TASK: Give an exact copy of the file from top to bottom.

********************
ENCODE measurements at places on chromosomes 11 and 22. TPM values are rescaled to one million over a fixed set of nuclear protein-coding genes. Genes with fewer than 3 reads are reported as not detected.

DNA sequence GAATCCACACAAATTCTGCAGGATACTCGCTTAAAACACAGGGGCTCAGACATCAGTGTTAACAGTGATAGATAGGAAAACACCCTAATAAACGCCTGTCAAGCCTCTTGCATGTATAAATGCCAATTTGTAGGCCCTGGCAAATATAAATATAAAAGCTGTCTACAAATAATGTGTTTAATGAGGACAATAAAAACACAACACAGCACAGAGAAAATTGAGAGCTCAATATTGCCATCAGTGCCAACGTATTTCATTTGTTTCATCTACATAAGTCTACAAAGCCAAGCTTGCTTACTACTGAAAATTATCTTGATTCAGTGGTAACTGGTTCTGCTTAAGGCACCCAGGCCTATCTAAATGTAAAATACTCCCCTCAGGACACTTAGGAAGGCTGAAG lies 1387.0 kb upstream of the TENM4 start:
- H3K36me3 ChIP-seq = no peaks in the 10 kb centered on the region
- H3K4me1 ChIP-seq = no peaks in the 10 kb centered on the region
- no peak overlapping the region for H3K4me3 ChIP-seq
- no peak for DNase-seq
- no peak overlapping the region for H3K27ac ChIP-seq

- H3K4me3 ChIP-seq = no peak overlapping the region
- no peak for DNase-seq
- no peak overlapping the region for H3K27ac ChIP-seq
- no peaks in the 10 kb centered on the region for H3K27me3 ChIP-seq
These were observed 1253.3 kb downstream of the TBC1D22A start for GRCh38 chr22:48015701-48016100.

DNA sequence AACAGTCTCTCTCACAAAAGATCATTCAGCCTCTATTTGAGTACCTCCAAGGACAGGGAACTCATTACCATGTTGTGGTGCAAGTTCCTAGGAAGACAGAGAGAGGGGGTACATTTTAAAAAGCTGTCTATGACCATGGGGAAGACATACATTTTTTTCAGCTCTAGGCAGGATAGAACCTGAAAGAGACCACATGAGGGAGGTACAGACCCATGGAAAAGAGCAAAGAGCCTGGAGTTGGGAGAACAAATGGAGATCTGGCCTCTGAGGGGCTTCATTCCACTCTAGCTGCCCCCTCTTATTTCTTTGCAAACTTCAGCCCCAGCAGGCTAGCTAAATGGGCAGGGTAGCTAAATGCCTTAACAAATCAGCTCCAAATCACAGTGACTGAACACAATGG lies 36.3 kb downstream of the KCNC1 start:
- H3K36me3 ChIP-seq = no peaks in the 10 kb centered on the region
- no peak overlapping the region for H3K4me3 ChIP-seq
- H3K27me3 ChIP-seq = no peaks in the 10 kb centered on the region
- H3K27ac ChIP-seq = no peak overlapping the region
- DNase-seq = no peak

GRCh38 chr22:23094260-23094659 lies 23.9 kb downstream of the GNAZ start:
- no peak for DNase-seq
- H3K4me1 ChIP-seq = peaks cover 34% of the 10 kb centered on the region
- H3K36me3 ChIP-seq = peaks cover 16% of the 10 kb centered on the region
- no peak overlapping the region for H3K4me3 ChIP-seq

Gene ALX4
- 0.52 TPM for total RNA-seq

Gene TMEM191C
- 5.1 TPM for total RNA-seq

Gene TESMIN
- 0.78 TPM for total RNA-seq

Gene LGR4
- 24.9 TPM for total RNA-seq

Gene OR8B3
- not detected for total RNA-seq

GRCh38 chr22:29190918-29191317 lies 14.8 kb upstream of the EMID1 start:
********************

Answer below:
ENCODE measurements at places on chromosomes 11 and 22. TPM values are rescaled to one million over a fixed set of nuclear protein-coding genes. Genes with fewer than 3 reads are reported as not detected.

DNA sequence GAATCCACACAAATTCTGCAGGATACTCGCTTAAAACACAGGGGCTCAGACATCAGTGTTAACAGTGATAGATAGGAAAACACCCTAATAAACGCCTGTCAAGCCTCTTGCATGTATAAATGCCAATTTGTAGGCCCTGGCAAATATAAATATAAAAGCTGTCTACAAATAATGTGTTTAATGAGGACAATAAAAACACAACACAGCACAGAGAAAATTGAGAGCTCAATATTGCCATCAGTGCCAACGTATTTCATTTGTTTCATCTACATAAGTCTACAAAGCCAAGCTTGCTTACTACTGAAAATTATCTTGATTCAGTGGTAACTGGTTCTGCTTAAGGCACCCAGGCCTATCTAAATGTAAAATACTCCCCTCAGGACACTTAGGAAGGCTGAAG lies 1387.0 kb upstream of the TENM4 start:
- H3K36me3 ChIP-seq = no peaks in the 10 kb centered on the region
- H3K4me1 ChIP-seq = no peaks in the 10 kb centered on the region
- no peak overlapping the region for H3K4me3 ChIP-seq
- no peak for DNase-seq
- no peak overlapping the region for H3K27ac ChIP-seq

- H3K4me3 ChIP-seq = no peak overlapping the region
- no peak for DNase-seq
- no peak overlapping the region for H3K27ac ChIP-seq
- no peaks in the 10 kb centered on the region for H3K27me3 ChIP-seq
These were observed 1253.3 kb downstream of the TBC1D22A start for GRCh38 chr22:48015701-48016100.

DNA sequence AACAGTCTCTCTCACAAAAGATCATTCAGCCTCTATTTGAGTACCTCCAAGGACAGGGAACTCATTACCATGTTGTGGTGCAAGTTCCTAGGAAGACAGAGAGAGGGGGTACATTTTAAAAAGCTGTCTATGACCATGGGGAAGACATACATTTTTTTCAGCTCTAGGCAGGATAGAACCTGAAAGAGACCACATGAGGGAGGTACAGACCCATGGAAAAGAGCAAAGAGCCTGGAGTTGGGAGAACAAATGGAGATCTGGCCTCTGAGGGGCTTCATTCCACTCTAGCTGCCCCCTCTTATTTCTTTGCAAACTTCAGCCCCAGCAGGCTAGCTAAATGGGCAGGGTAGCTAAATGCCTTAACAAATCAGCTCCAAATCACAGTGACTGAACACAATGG lies 36.3 kb downstream of the KCNC1 start:
- H3K36me3 ChIP-seq = no peaks in the 10 kb centered on the region
- no peak overlapping the region for H3K4me3 ChIP-seq
- H3K27me3 ChIP-seq = no peaks in the 10 kb centered on the region
- H3K27ac ChIP-seq = no peak overlapping the region
- DNase-seq = no peak

GRCh38 chr22:23094260-23094659 lies 23.9 kb downstream of the GNAZ start:
- no peak for DNase-seq
- H3K4me1 ChIP-seq = peaks cover 34% of the 10 kb centered on the region
- H3K36me3 ChIP-seq = peaks cover 16% of the 10 kb centered on the region
- no peak overlapping the region for H3K4me3 ChIP-seq

Gene ALX4
- 0.52 TPM for total RNA-seq

Gene TMEM191C
- 5.1 TPM for total RNA-seq

Gene TESMIN
- 0.78 TPM for total RNA-seq

Gene LGR4
- 24.9 TPM for total RNA-seq

Gene OR8B3
- not detected for total RNA-seq

GRCh38 chr22:29190918-29191317 lies 14.8 kb upstream of the EMID1 start: